First Look: Equity & Opportunity during the 2015/16 School Year
This page contains key data highlights on equity and opportunity gaps in our nation's public schools from the 2015-16 civil rights data collection (CRDC) survey. We will be updating this page over the coming weeks and months as we continue our analysis of this critical resource.
During the 2015-2016 school year:
- There were over 5,000 schools that had more school law enforcement officers and security guards than support staff (i.e., school counselors, psychologist and social workers)
- There were over 20,000 schools with law enforcement officers
- Black students were 15% of the total students enrolled but 40% of those suspended
- Black children lost over 5,000,000 days of school due to exclusionary discipline
- Over 1,000,000 Black children were issued an out-of-school suspension
- Over 20,000 Black children received a school related arrest
- Over 70,000 Black children were referred to a law enforcement agency or official
- Over 30,000 Black children were transferred to an alternative school for disciplinary reasons
- Over 3,000 Black preschoolers were issued an out-of-school suspension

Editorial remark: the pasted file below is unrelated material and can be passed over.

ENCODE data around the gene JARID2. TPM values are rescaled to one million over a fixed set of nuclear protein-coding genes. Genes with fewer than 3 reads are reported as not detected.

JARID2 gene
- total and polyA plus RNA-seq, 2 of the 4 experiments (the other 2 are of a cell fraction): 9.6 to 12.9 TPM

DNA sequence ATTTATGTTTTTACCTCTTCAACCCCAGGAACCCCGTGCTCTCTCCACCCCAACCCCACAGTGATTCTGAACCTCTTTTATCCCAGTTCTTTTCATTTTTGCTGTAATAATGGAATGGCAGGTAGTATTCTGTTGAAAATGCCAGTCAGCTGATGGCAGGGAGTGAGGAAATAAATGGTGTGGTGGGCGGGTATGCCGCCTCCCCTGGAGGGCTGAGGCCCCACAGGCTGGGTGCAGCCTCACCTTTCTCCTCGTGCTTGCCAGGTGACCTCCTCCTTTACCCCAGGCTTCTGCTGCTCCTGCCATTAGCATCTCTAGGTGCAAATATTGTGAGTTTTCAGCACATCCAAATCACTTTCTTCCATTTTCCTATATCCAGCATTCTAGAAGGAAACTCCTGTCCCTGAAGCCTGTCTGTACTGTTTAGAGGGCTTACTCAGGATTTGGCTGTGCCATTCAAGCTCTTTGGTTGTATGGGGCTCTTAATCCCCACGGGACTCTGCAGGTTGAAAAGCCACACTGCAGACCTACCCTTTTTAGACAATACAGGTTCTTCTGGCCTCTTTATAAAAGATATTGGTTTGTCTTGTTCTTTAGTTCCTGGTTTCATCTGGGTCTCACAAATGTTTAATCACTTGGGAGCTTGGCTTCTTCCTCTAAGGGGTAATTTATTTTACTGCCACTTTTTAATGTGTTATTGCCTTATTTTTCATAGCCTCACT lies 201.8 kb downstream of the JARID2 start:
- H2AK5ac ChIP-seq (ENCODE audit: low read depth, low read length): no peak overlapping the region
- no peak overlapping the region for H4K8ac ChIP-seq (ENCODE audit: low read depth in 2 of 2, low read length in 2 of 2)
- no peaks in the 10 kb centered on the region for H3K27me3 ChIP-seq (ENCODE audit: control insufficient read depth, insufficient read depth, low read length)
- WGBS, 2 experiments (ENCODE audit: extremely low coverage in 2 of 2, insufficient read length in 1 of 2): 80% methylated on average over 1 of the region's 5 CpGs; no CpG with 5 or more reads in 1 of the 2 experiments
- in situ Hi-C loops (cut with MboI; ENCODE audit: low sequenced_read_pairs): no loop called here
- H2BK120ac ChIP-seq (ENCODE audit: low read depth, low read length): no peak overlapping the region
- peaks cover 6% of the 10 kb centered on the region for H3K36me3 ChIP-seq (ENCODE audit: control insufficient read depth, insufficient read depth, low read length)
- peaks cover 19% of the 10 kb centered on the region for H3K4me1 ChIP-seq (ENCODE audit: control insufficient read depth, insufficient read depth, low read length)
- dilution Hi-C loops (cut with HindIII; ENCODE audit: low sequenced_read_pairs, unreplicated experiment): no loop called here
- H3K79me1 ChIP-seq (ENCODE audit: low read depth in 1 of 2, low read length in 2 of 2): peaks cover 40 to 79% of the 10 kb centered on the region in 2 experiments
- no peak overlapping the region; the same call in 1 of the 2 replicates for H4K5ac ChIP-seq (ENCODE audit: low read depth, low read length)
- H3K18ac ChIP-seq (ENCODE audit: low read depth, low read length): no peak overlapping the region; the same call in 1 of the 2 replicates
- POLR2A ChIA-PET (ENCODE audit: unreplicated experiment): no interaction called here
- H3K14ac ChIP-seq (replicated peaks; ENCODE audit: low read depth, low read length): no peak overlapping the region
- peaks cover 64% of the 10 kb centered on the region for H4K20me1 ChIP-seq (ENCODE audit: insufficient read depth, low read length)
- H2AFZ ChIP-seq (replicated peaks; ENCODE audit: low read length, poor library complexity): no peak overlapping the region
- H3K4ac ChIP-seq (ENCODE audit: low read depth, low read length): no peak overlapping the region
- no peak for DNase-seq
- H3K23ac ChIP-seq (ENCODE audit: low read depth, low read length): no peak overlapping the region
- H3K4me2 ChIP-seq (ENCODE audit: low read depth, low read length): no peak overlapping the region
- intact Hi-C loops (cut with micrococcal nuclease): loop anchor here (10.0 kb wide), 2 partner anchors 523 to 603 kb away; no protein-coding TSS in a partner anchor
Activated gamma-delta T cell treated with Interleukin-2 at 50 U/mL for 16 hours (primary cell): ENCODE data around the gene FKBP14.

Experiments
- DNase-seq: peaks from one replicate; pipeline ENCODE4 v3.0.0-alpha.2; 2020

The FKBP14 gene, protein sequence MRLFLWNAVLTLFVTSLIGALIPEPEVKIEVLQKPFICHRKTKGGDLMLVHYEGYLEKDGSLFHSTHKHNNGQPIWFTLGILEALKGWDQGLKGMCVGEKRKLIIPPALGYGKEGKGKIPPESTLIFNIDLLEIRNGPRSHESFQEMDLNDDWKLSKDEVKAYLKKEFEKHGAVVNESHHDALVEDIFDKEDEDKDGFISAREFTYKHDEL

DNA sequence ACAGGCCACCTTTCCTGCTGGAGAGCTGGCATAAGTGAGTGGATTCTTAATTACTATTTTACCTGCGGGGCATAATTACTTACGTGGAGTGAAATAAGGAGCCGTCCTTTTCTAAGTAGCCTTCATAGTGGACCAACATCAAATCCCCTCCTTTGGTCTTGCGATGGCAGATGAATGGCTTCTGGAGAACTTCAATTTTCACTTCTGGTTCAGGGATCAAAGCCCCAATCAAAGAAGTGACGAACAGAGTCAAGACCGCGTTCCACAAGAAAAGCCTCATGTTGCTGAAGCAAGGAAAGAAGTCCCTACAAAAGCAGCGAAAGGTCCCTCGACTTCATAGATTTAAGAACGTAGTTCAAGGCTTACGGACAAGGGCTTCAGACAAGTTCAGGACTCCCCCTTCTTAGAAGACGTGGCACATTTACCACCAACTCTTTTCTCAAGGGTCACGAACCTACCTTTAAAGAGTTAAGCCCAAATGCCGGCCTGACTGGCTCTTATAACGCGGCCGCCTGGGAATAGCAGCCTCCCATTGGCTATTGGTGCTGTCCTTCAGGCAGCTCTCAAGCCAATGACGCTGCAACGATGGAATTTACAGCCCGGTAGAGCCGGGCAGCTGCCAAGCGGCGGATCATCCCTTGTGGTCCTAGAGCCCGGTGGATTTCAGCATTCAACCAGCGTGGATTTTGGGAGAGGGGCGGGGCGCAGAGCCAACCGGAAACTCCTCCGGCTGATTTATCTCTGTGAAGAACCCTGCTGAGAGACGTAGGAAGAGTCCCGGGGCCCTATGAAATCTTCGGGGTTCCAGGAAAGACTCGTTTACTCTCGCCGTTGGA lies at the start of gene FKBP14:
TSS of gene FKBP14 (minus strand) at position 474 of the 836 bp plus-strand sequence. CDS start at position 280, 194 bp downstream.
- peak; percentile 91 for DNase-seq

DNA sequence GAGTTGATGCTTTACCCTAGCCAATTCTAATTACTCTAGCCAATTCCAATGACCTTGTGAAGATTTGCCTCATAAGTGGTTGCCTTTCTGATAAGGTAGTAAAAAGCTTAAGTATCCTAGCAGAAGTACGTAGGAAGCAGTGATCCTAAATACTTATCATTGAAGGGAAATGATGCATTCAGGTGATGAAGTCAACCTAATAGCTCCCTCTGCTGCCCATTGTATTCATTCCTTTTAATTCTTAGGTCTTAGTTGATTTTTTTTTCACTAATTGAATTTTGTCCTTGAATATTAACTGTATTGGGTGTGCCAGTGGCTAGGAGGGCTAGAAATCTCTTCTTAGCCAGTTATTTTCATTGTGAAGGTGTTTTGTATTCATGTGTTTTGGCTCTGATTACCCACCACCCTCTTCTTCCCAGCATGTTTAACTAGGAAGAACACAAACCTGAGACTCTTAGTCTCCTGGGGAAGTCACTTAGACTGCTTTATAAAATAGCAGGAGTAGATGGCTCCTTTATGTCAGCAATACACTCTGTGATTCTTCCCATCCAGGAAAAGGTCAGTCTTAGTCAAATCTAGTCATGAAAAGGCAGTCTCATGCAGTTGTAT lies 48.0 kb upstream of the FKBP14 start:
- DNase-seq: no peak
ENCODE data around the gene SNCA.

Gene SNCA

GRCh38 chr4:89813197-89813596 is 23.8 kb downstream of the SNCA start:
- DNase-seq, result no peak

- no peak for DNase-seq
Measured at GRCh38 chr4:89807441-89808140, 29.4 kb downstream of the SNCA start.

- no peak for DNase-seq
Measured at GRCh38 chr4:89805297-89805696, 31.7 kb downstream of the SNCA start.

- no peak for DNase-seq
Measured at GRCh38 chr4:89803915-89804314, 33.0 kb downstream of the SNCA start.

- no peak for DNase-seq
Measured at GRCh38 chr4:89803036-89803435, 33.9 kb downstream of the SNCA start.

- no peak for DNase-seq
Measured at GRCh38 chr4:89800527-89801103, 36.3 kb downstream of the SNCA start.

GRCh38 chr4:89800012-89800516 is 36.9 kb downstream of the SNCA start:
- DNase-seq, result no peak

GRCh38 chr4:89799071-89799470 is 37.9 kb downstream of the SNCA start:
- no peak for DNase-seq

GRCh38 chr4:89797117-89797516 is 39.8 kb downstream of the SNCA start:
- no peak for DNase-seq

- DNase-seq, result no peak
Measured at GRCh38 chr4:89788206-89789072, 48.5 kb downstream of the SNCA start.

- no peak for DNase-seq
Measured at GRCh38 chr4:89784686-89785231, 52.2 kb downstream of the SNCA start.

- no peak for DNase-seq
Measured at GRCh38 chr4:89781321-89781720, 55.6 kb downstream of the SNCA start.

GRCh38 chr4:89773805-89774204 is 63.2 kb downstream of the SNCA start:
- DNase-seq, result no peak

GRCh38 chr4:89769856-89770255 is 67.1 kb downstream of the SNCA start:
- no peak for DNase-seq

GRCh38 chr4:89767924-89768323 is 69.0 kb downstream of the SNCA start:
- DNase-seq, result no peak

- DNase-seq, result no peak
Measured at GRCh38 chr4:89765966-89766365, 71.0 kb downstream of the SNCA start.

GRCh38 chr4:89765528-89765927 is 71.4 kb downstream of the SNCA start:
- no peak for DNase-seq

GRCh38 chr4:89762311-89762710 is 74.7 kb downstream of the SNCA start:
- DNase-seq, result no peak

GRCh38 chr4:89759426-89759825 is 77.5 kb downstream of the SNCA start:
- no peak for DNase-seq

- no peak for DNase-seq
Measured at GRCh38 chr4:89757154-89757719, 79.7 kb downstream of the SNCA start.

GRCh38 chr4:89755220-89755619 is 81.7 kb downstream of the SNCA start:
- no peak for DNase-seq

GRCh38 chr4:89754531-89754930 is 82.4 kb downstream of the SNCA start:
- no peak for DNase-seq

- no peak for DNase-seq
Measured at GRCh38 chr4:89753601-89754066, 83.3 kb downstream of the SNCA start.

Where is the data in this report from?
The 2015-16 Civil Rights Data Collection (CRDC) is a survey of all public schools and school districts in the United States. The CRDC measures student access to courses, programs, instructional and other staff, and resources — as well as school climate factors, such as student discipline and bullying and harassment — that impact education equity and opportunity for students.
Since 1968, the U.S. Department of Education (ED) has conducted the CRDC to collect data on key education and civil rights issues in our nation's public schools. The collection was formerly administered as the Elementary and Secondary School Survey (E&S Survey).
The CRDC is a longstanding and important aspect of the ED Office for Civil Rights (OCR) overall strategy for administering and enforcing the civil rights statutes for which it is responsible. Information collected by the CRDC is also used by other ED offices as well as policymakers and researchers outside of ED. Learn more >>